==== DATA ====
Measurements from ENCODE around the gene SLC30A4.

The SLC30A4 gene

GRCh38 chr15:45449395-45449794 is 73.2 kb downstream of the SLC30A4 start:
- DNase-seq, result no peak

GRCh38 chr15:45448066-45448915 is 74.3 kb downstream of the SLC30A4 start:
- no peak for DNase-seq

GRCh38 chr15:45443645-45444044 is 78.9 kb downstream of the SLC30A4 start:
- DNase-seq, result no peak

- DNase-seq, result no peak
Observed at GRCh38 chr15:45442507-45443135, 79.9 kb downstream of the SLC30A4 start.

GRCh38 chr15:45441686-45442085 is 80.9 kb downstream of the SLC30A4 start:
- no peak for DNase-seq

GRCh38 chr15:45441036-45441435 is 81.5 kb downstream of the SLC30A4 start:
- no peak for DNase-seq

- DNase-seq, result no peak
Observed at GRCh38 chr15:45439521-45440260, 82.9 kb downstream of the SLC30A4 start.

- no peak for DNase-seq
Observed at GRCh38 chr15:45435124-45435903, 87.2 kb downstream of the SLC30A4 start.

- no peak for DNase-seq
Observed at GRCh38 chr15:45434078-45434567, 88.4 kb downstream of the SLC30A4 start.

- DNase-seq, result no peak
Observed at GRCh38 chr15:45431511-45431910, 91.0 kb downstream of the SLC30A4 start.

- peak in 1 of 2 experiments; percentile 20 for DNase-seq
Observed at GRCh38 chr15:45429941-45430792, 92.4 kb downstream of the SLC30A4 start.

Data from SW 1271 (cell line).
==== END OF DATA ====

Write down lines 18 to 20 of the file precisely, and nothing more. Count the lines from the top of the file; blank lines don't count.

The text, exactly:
Observed at GRCh38 chr15:45435124-45435903, 87.2 kb downstream of the SLC30A4 start.

- no peak for DNase-seq
Observed at GRCh38 chr15:45434078-45434567, 88.4 kb downstream of the SLC30A4 start.